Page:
What is dementia?
The word dementia describes a set of symptoms that may include memory loss and difficulties with thinking, problem-solving or language. It is not a disease in its own right and it is not a natural part of ageing. Dementia is caused when the brain is damaged by diseases, such as Alzheimer’s disease or a series of strokes. Dementia is progressive, which means the symptoms will gradually get worse.
Dementia affects over 750,000 people in the UK and there are 45,000 people living with dementia in Wales.
What does the Assembly becoming a dementia-friendly organisation mean?
A dementia-friendly Assembly is committed to helping to raise awareness and understanding of dementia amongst Assembly Members, and the wider Assembly community.
“By extending its equality of access to people living with dementia, the National Assembly for Wales will be demonstrating that people with dementia are both welcome and able to participate in civic life,” said Sandy Mewies AM, the Assembly Commissioner with responsibility for equalities issues.
The Assembly will:
- Champion the rights of the 45,000 people living with dementia in Wales, and those who care for them.
- Ensure Alzheimer’s Society’s Dementia Friends information sessions are delivered to public facing staff so they are equipped to respond to external visitors living with dementia.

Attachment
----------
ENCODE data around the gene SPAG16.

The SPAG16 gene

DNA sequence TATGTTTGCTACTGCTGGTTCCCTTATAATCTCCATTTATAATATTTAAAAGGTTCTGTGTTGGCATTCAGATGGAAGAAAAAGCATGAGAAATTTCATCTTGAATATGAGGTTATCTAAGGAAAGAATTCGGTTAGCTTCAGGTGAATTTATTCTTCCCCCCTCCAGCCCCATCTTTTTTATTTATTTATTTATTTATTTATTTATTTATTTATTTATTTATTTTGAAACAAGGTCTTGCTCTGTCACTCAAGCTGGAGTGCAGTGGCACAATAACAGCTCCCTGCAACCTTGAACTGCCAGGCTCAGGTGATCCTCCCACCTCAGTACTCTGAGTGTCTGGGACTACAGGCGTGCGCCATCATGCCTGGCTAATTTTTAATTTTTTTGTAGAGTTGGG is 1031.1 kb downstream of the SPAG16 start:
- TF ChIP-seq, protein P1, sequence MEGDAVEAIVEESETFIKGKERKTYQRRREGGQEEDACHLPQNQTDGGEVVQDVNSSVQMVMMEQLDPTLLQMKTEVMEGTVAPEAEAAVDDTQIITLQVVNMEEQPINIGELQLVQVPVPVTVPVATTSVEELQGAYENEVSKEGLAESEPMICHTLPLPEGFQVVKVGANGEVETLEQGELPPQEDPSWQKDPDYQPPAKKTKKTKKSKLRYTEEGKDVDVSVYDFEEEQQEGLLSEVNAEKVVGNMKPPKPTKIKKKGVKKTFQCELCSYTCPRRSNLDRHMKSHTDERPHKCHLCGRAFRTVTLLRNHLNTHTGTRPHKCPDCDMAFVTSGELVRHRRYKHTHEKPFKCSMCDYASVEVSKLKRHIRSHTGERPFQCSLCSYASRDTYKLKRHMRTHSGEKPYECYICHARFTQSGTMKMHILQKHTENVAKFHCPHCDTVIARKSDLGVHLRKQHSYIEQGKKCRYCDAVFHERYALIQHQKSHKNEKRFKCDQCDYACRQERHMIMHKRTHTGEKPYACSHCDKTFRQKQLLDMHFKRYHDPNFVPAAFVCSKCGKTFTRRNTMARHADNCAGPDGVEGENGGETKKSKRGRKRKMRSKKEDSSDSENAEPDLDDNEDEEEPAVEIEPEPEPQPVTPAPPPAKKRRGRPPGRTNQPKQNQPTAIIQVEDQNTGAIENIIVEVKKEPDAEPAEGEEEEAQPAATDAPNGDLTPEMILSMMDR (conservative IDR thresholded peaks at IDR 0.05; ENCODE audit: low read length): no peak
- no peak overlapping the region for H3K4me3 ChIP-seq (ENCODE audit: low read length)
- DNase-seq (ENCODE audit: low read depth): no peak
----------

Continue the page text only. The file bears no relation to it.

- Ensure staff who have caring responsibilities for people living with dementia are directed to support available through the Alzheimer’s Society.
- Provide Dementia Friends information sessions for Assembly Members, their staff, Assembly Commission staff, and contractors working on the estate so that they are equipped to assist constituents and people they come into contact with who are living with dementia. In fact, to date almost half of Assembly Members have already become Dementia Friends.
Sue Phelps, Director of Alzheimer’s Society in Wales said:
“We are delighted that the National Assembly for Wales has made this commitment. Their pledge supports Alzheimer’s Society’s drive to encourage communities, businesses and other organisations to work towards becoming more dementia-friendly and help to create better environments for people to live well with dementia for as long as possible. We need everyone to act now to make changes to empower people with dementia and help them live well in their communities.”